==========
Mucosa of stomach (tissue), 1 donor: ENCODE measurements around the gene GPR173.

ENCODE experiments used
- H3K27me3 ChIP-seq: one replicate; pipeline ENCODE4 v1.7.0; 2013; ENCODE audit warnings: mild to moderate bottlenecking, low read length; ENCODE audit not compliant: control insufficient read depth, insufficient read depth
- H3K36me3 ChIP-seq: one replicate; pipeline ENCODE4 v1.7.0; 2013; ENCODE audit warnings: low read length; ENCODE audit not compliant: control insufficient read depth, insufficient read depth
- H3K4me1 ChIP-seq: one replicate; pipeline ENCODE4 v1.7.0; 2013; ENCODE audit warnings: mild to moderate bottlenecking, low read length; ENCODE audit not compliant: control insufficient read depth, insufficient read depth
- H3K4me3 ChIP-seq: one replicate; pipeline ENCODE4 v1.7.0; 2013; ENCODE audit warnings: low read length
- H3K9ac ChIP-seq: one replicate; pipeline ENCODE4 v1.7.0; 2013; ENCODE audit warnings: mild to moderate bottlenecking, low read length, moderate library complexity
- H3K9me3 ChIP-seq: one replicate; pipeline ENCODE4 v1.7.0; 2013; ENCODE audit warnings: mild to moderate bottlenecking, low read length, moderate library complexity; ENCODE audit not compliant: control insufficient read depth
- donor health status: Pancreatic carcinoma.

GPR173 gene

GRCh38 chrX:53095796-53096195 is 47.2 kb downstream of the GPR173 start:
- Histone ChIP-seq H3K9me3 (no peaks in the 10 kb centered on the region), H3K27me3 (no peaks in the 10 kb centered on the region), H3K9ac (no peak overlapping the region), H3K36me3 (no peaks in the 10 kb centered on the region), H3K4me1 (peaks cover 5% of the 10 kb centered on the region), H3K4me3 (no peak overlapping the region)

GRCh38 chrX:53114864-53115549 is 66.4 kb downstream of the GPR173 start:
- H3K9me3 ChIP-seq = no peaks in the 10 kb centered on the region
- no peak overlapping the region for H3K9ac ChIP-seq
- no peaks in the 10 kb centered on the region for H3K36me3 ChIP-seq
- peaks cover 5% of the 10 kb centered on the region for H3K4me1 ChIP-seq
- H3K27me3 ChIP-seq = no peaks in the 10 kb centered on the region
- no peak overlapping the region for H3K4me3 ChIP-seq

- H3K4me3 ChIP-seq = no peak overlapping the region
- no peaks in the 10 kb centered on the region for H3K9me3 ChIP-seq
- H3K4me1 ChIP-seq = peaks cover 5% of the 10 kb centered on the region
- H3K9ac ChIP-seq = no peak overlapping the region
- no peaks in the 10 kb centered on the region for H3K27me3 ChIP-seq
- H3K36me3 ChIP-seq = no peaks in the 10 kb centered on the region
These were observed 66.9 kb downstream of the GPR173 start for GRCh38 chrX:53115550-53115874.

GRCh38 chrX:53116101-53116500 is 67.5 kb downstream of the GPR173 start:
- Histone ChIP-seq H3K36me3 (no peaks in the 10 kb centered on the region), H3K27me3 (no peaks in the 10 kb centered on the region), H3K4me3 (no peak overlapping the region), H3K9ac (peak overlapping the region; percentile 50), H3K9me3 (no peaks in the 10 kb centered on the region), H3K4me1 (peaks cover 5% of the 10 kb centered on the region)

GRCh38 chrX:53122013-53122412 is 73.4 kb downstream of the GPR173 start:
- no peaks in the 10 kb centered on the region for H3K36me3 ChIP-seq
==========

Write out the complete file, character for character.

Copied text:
Mucosa of stomach (tissue), 1 donor: ENCODE measurements around the gene GPR173.

ENCODE experiments used
- H3K27me3 ChIP-seq: one replicate; pipeline ENCODE4 v1.7.0; 2013; ENCODE audit warnings: mild to moderate bottlenecking, low read length; ENCODE audit not compliant: control insufficient read depth, insufficient read depth
- H3K36me3 ChIP-seq: one replicate; pipeline ENCODE4 v1.7.0; 2013; ENCODE audit warnings: low read length; ENCODE audit not compliant: control insufficient read depth, insufficient read depth
- H3K4me1 ChIP-seq: one replicate; pipeline ENCODE4 v1.7.0; 2013; ENCODE audit warnings: mild to moderate bottlenecking, low read length; ENCODE audit not compliant: control insufficient read depth, insufficient read depth
- H3K4me3 ChIP-seq: one replicate; pipeline ENCODE4 v1.7.0; 2013; ENCODE audit warnings: low read length
- H3K9ac ChIP-seq: one replicate; pipeline ENCODE4 v1.7.0; 2013; ENCODE audit warnings: mild to moderate bottlenecking, low read length, moderate library complexity
- H3K9me3 ChIP-seq: one replicate; pipeline ENCODE4 v1.7.0; 2013; ENCODE audit warnings: mild to moderate bottlenecking, low read length, moderate library complexity; ENCODE audit not compliant: control insufficient read depth
- donor health status: Pancreatic carcinoma.

GPR173 gene

GRCh38 chrX:53095796-53096195 is 47.2 kb downstream of the GPR173 start:
- Histone ChIP-seq H3K9me3 (no peaks in the 10 kb centered on the region), H3K27me3 (no peaks in the 10 kb centered on the region), H3K9ac (no peak overlapping the region), H3K36me3 (no peaks in the 10 kb centered on the region), H3K4me1 (peaks cover 5% of the 10 kb centered on the region), H3K4me3 (no peak overlapping the region)

GRCh38 chrX:53114864-53115549 is 66.4 kb downstream of the GPR173 start:
- H3K9me3 ChIP-seq = no peaks in the 10 kb centered on the region
- no peak overlapping the region for H3K9ac ChIP-seq
- no peaks in the 10 kb centered on the region for H3K36me3 ChIP-seq
- peaks cover 5% of the 10 kb centered on the region for H3K4me1 ChIP-seq
- H3K27me3 ChIP-seq = no peaks in the 10 kb centered on the region
- no peak overlapping the region for H3K4me3 ChIP-seq

- H3K4me3 ChIP-seq = no peak overlapping the region
- no peaks in the 10 kb centered on the region for H3K9me3 ChIP-seq
- H3K4me1 ChIP-seq = peaks cover 5% of the 10 kb centered on the region
- H3K9ac ChIP-seq = no peak overlapping the region
- no peaks in the 10 kb centered on the region for H3K27me3 ChIP-seq
- H3K36me3 ChIP-seq = no peaks in the 10 kb centered on the region
These were observed 66.9 kb downstream of the GPR173 start for GRCh38 chrX:53115550-53115874.

GRCh38 chrX:53116101-53116500 is 67.5 kb downstream of the GPR173 start:
- Histone ChIP-seq H3K36me3 (no peaks in the 10 kb centered on the region), H3K27me3 (no peaks in the 10 kb centered on the region), H3K4me3 (no peak overlapping the region), H3K9ac (peak overlapping the region; percentile 50), H3K9me3 (no peaks in the 10 kb centered on the region), H3K4me1 (peaks cover 5% of the 10 kb centered on the region)

GRCh38 chrX:53122013-53122412 is 73.4 kb downstream of the GPR173 start:
- no peaks in the 10 kb centered on the region for H3K36me3 ChIP-seq